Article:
Significant acreage of marshland in and around Jekyll Island is above “mean high tide” and has always been counted as part of the island’s total land area. But it is not to be built on. In the current Jekyll Island master plan, this marshland is delineated as environmentally sensitive. It is protected under the Jekyll Island conservation plan and also regulated under Georgia’s Coastal Marshland Protection Act. No one is considering anything other than protecting this invaluable natural resource. Period.

Under the guidance of the current Jekyll Island master plan, a long-downward trend in visitation has been reversed through careful stewardship. Accomplishments include creation of the Georgia Sea Turtle Center; enactment of a lighting ordinance to protect sea turtle nesting habitat; formation of a comprehensive conservation plan; establishment of design guidelines limiting building height; development of a “certified-green” convention center; re-creation of the beachfront park, and the addition and rehabilitation of more than 10 miles of bike trails. As new hotels open, each must receive certification for energy conservation and sustainability. And each will be located within existing developed footprints.

The JIA is demonstrating its commitment to a thoughtful vision for the future through a new master plan that carries forward the firm line on limited development.

I encourage you to visit and see if you agree we are on the right track. And as you marvel at the periwinkle snails clinging to the spartina marsh grass, gaze across the vast Marshes of Glynn to the setting sun and know that Jekyll Island, under the stewardship of the Jekyll Island Authority, will remain a special place — the nearest faraway place — for you, your children and their children.

Eric Garvey is chief communications officer for the Jekyll Island Authority.

89 comments Add your comment

Joyce

May 11th, 2013
7:56 pm

I strongly support David Kyler’s Editorial, Marsh or not, Jekyll’s future may ride on it. Jekyll Island was donated for everyone to use and enjoy the beauty of this area. JIA continuously tries to develop every square inch of it. When they hear “no, it’s not developable” they simply try another approach. To quote David Kyler, “Georgia’s marshes are extremely important to the citizens of our state and vital to the quality of life on Georgia’s coast. … To safeguard this important resource, it is essential that all legal controls are consistently interpreted and enforced.” The State of GA needs new JIA Board Members that want the best for Jekyll Island. The present members are greedy and want profit at any cost.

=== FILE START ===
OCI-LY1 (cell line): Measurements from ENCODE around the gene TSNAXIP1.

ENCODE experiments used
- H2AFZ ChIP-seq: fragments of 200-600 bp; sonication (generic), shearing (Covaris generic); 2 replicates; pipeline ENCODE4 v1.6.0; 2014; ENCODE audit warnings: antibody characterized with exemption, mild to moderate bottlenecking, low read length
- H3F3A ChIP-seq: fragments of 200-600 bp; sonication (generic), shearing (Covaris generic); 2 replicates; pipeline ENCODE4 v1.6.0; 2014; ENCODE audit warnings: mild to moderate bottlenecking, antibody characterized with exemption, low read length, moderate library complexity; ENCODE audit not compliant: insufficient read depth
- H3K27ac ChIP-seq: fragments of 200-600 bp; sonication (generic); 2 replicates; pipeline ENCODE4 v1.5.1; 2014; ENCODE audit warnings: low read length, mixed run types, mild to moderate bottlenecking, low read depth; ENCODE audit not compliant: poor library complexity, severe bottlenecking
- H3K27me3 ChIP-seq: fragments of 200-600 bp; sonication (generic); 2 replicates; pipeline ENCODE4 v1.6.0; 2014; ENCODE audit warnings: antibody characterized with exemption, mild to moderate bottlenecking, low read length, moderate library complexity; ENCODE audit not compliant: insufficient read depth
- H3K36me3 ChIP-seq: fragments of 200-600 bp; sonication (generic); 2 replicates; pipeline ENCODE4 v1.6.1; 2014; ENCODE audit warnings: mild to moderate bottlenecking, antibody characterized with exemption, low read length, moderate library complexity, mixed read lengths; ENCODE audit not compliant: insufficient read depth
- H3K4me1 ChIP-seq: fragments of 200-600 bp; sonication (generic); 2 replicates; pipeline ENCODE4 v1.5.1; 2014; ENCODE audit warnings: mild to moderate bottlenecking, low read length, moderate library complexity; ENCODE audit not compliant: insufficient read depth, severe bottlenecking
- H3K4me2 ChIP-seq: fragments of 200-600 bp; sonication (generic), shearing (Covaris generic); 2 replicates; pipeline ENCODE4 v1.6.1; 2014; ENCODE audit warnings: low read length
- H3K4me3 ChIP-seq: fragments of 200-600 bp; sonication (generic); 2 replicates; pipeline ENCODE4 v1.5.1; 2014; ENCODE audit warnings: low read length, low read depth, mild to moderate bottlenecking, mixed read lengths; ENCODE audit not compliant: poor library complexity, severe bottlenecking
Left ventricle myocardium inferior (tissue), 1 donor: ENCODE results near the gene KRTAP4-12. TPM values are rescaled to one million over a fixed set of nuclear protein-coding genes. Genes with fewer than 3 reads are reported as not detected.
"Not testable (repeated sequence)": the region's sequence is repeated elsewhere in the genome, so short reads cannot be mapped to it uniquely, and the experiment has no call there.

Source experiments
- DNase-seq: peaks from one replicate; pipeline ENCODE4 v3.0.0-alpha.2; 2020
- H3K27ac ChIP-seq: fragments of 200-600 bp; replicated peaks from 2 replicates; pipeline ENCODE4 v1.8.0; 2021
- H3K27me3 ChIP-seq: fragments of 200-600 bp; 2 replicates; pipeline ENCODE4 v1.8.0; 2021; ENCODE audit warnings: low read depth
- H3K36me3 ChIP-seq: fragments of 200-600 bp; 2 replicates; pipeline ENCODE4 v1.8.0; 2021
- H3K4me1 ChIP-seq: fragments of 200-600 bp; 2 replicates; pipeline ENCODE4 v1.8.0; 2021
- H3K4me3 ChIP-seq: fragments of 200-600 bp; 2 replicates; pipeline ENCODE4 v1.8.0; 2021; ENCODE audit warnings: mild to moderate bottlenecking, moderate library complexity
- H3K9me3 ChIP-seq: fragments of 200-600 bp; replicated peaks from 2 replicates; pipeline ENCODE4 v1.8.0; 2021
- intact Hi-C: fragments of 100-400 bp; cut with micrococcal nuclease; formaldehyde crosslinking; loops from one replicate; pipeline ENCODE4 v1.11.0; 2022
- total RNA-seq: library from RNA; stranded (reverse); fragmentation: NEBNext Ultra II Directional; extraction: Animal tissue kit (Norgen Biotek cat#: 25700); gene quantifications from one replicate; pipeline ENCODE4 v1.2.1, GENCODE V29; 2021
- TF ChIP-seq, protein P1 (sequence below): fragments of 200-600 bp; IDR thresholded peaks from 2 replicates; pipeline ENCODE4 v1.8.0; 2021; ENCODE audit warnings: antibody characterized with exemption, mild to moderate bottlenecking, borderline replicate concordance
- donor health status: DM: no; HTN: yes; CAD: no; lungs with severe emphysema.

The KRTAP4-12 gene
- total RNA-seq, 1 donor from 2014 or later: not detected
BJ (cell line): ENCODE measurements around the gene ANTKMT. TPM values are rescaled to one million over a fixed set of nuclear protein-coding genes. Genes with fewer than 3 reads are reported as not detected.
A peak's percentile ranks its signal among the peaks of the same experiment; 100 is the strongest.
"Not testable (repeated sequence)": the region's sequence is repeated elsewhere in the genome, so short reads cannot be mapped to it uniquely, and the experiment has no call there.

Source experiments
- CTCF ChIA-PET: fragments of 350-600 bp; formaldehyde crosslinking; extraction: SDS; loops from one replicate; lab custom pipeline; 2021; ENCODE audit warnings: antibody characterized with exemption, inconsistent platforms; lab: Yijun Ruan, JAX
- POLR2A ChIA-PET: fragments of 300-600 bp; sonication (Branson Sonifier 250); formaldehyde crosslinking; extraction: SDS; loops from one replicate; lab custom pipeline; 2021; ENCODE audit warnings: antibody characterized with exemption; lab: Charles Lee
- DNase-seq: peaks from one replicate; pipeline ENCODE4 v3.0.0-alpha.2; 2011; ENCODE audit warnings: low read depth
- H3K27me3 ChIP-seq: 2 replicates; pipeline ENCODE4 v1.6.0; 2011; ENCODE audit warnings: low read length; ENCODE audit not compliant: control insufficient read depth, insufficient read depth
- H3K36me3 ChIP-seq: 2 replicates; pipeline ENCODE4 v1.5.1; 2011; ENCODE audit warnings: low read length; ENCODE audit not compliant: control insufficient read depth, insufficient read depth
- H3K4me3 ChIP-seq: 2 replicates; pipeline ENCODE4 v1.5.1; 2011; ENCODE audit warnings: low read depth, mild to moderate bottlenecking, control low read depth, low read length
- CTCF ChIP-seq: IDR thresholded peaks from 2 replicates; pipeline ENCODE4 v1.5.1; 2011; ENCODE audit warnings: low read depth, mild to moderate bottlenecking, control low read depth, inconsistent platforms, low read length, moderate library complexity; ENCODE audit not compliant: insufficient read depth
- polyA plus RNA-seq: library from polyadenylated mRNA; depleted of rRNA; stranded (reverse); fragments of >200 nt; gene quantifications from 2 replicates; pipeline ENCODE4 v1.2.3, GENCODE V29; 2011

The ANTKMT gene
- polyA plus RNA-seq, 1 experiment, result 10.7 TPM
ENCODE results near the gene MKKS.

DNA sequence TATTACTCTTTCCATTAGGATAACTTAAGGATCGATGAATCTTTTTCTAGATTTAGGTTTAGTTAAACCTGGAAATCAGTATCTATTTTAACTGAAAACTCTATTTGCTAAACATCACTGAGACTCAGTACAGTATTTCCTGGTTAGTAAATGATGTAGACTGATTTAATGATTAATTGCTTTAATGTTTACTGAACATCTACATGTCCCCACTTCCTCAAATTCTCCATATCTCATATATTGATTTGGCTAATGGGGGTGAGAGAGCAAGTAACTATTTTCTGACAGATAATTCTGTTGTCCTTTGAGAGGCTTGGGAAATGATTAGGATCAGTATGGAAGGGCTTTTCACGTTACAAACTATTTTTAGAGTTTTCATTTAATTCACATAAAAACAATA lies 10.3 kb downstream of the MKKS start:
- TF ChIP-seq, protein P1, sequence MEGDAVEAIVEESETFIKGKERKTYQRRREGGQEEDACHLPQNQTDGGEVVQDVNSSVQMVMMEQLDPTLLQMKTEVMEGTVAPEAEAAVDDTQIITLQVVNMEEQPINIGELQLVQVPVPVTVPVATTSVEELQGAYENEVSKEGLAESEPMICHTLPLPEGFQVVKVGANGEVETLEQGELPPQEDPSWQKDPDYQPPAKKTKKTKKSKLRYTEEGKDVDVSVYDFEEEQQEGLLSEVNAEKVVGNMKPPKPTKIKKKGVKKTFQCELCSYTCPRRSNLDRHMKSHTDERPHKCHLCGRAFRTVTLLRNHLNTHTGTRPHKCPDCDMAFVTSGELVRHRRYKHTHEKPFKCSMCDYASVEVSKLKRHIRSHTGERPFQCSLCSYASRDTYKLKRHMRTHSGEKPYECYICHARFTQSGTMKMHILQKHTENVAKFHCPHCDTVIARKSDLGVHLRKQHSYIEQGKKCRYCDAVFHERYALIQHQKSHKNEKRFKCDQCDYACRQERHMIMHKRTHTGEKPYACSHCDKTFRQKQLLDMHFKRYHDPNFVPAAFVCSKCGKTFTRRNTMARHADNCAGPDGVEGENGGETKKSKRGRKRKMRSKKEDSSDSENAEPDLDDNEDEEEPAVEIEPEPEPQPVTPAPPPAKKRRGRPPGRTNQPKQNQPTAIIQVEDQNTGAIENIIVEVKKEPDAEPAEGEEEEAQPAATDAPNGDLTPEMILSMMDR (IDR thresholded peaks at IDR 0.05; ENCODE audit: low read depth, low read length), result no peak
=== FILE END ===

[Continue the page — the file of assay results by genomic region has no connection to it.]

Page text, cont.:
Footloose

May 11th, 2013
6:33 pm

Ellen — Thanks for the tip about the Initiative to Protect Jekyll Island. I just now went to their website and joined that group. I’m hoping that they can live up to the promises made in their Mission Statement. I’ve been visiting Jekyll a couple of times per year for the last three decades and love the place but did not know about the Initiative to Protect Jekyll group. Is it a brand new organization?

Janice Arndel

May 11th, 2013
6:20 pm

The land grab on Jekyll is shortsighted. People go there for pristine nature and a relaxed, under-built atmosphere. Building it up and adding NEW footprints to the development plan destroys the island’s appeal. Right now, eyesore land lies fallow where old hotels, etc., used to be. Why not develop THOSE FIRST and not try to turn Jekyll into Hilton Head just to make a buck in the next 5 years? Come on, leaders, smarten up and do your job to protect Georgians’ interests — not corporations’.

Winter Resident

May 11th, 2013
6:19 pm

As I was researching info to write comments concerning the ongoing dispute over the 65/35 land rule on Jekyll Island, I came to the realization that the rule does indeed need to be changed but not as currently requested by JIA! Serious consideration should be given in modifying it in the other direction from the current 65/35 to 70/30 or even 75/25. The current data on future sea rise & expected shoreline changes causes one to give serious thought to what the future holds for Jekyll. It is a well known fact that barrier islands need to be fluid & should not have permanent structures built on them. The prudent thing to do would be to evaluate future projects with an educated eye toward what is truly realistic for future development. Storm Sandy was a true eye opener & JIA needs to heed that storm’s warnings & act responsibly, abandoning the push for more upland development. When greed overtakes common sense, no good can come of it. I strongly urge the state of Georgia to consider tightening up permitted development rather than relaxing the regs!

Ellen

May 11th, 2013
6:17 pm